The march, held in collaboration with Parents 4 Future, was Extinction Rebellion’s first of many national protests this year where it aims to work together with wider movements for change.
Margaret from North London was marching behind a banner saying, “Enough lying, enough denying, enough crying, enough dying”. She told Socialist Worker, “I am furious that the government is spending over £100 billion on HS2, a project that is the opposite of public transport for ordinary people. And it will cause huge ecological damage. That’s one reason I am marching.
“But the individual decisions made at the top of society are not the only focus. The real problem is much deeper. We are heading for disaster, even more in poorer countries, and society heads towards oblivion with hardly a murmur.”
The march represented something of a change in tactics for XR.
The group said, “ A deviation from our nonviolent direct action approach, the march will act as a more inclusive pathway for new people not yet ready to participate in civil disobedience.”
That approach did attract fresh forces. Martha Johnson from West London said, “I have an NHS job that I am not prepared to lose and I was always worried about the consequences of getting arrested on an XR event. Today I know that it is going to be possible to protest without being arrested.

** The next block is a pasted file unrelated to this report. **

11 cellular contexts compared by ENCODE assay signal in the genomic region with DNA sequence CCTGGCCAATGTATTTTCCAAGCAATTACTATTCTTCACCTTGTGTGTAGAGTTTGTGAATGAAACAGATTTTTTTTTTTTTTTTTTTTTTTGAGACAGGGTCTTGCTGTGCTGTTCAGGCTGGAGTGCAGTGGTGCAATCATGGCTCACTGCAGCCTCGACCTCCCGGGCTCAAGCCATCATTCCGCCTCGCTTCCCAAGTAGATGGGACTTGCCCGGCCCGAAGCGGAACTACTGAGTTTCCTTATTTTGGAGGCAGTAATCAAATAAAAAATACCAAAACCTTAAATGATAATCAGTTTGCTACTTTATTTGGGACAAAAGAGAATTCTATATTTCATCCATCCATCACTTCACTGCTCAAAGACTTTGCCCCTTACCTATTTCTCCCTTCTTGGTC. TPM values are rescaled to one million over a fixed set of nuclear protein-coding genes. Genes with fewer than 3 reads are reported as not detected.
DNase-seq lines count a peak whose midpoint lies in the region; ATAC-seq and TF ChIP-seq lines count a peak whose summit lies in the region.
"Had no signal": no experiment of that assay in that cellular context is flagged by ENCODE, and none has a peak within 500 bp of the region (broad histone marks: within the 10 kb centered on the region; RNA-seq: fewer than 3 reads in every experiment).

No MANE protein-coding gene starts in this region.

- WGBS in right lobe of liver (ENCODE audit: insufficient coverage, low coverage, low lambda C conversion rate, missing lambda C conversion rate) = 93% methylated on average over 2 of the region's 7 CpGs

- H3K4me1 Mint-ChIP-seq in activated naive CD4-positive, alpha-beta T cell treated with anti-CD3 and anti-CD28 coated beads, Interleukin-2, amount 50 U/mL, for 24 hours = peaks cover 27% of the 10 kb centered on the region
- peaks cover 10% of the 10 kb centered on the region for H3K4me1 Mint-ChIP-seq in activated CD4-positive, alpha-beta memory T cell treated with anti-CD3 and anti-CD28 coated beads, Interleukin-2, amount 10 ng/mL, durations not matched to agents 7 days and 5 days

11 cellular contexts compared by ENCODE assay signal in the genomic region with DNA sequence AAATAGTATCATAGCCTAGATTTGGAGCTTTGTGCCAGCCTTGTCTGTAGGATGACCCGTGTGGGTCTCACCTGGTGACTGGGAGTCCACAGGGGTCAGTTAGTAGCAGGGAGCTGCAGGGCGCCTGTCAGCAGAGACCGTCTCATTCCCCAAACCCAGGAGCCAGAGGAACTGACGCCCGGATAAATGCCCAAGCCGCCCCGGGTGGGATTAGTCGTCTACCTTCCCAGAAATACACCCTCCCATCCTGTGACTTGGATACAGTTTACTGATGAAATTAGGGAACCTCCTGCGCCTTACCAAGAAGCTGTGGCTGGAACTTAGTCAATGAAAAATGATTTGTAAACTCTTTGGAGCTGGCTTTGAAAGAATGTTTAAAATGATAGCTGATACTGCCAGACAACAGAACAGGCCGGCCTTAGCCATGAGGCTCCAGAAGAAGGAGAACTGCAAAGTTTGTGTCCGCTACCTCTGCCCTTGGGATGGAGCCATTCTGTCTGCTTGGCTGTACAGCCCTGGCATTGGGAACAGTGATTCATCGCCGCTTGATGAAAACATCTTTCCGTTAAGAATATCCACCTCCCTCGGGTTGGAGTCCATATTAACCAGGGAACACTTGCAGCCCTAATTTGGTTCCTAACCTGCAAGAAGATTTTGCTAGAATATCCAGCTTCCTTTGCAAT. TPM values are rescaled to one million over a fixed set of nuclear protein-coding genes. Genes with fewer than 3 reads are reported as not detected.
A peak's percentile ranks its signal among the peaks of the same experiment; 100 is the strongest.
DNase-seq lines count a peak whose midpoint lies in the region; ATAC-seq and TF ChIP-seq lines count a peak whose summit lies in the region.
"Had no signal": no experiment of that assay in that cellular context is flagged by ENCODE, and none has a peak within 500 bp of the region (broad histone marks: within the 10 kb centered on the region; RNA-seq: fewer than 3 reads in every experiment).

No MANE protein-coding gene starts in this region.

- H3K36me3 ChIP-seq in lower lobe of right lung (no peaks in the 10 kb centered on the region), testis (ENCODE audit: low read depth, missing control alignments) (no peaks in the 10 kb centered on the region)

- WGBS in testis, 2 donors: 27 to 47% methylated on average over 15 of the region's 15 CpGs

“I really care about the environment, and I am scared about the future for all of us. We need to find ways to change what’s happening.”
Other marchers were not so sure. Speaking at the end of the day in Parliament Square, Sally Greene told Socialist Worker, “It was a good day and felt like a response to what has happened recently in Australia and many other places. But to be honest the people digging up a college lawn in Cambridge will probably get a lot more publicity.
“I have always thought that what was different about XR is that it doesn’t just march about. We need days like this, but we will also need many more days where we upset the authorities and disrupt the day to day life of the business as usual that is so destructive.”
Last week Extinction Rebellion UK launched its new strategy for 2020, outlining plans to bring 1 million more people into the movement by the end of the year.
One of the key strategic aims is to “Grow our connection to, and understanding of, wider movements for change.”
The march was designed to act as a launchpad for the new strategy, calling on allied movements for change to join XR in a show of "collaborative strength".
Monika Neilson, march organiser and XR activist, said, “We know we can’t do this alone and that Extinction Rebellion are a small part of a much larger, powerful climate movement.”
XR plans "rolling rebellion" from 23 May. The group says, "Our massive impact in 2019 shows nonviolent civil disobedience is an essential part of how we bring about radical change.
"As part of a wider international mobilisation, instead of blocking London’s streets for two weeks, we will take action in waves."
The urgency of the climate emergency demands serious resistance. XR, the school strikes and workers' action in the workplace all need to be part of that.